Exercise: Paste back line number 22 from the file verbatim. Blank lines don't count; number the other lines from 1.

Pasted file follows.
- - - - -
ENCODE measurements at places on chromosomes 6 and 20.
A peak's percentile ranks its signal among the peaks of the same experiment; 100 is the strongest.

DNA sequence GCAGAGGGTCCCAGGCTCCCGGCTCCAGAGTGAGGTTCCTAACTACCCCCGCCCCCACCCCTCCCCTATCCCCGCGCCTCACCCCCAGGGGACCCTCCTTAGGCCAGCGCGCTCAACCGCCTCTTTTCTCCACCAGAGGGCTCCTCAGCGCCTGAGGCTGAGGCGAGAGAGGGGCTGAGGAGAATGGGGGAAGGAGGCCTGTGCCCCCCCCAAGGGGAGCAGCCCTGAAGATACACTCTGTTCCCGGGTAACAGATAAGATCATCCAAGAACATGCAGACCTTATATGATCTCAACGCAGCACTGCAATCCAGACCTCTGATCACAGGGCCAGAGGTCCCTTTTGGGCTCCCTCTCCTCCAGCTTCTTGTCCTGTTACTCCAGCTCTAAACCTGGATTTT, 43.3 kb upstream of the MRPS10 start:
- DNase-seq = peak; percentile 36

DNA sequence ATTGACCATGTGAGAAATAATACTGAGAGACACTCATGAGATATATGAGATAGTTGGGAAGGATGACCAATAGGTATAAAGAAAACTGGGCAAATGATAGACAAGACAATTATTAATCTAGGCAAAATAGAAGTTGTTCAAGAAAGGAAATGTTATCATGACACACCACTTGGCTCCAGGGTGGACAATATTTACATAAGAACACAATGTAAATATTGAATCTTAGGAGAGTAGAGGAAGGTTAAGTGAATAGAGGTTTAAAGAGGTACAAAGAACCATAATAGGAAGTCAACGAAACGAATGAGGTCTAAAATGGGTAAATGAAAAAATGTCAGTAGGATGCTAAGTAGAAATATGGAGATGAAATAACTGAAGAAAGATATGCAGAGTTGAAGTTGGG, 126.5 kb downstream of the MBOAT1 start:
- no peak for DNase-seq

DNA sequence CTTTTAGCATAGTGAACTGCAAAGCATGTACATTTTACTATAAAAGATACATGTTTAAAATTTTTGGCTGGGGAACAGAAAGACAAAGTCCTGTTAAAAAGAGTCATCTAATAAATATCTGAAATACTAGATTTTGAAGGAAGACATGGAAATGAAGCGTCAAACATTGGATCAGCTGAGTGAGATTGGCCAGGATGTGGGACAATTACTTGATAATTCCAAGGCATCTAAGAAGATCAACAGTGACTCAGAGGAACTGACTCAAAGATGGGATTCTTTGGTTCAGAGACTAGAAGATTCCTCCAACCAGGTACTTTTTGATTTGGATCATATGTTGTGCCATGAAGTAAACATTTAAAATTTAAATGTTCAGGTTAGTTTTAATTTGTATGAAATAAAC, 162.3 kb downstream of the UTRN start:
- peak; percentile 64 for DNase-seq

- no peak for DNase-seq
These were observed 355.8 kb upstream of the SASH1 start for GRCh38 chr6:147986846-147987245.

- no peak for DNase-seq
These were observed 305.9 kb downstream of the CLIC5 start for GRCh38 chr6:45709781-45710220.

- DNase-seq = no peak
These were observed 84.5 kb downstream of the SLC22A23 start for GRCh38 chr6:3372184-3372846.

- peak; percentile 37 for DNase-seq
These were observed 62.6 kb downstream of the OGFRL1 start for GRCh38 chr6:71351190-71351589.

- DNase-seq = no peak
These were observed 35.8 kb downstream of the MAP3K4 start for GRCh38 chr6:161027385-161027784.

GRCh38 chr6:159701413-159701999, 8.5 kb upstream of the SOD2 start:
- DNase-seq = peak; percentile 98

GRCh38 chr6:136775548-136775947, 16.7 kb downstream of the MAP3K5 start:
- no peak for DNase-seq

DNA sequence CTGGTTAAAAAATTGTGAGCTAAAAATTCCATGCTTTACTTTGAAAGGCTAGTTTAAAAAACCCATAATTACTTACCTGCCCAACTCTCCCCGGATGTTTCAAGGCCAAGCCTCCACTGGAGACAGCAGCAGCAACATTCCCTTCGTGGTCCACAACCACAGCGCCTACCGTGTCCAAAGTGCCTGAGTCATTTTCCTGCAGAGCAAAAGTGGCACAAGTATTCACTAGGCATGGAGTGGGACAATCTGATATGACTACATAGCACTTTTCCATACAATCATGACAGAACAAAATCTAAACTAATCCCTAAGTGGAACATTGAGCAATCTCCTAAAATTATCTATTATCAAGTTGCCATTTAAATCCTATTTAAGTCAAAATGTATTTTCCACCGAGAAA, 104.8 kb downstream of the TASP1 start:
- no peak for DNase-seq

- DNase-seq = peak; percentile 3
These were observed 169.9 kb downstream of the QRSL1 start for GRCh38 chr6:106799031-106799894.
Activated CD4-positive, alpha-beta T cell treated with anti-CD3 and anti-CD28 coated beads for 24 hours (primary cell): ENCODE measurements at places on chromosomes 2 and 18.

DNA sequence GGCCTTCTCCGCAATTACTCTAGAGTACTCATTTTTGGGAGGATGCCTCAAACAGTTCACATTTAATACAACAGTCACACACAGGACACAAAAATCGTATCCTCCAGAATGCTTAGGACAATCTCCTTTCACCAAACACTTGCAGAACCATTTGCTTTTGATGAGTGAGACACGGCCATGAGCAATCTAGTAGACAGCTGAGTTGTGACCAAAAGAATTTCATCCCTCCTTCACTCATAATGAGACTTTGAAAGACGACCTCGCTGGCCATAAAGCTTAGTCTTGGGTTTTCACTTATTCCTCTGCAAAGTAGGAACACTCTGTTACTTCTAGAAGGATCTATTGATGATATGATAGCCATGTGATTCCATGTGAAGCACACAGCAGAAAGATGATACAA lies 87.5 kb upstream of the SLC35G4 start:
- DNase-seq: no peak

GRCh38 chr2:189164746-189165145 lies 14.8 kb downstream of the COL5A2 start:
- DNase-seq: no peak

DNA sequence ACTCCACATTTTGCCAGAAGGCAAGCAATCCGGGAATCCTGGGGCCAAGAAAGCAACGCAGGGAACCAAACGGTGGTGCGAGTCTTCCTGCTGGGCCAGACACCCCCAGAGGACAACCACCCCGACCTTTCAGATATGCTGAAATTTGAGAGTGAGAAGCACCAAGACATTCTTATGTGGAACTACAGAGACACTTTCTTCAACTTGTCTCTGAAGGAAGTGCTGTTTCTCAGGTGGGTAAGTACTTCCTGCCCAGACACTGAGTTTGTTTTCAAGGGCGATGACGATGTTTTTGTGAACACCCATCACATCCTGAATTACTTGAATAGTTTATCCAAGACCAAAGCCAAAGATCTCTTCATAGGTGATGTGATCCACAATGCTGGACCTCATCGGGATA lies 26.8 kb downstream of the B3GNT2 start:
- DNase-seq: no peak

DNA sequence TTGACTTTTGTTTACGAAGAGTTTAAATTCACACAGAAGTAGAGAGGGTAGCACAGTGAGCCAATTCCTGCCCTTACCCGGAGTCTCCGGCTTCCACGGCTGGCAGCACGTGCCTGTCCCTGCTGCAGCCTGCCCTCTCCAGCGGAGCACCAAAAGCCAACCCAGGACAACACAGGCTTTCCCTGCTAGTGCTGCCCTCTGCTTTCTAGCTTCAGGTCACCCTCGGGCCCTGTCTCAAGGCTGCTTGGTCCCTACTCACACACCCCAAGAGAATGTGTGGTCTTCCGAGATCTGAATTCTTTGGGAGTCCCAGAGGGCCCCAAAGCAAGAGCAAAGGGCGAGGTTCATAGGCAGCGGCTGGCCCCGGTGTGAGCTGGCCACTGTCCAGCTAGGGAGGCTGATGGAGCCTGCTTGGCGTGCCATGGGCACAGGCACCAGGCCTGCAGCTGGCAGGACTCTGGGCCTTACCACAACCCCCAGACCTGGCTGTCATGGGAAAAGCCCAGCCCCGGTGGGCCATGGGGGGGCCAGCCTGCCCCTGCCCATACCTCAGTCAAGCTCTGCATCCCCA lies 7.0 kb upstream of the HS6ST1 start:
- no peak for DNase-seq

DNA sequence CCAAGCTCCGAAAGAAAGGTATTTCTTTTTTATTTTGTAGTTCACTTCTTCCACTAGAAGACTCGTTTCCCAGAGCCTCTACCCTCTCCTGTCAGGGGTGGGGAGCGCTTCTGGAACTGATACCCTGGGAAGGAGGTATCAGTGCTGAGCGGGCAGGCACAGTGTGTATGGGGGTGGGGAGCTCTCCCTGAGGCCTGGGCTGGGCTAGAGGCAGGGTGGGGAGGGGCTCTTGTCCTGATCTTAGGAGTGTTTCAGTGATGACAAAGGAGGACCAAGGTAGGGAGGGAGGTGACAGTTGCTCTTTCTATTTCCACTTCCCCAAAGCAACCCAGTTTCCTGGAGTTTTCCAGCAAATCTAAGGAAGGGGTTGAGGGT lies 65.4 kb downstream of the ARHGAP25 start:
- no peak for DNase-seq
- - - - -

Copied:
- no peak for DNase-seq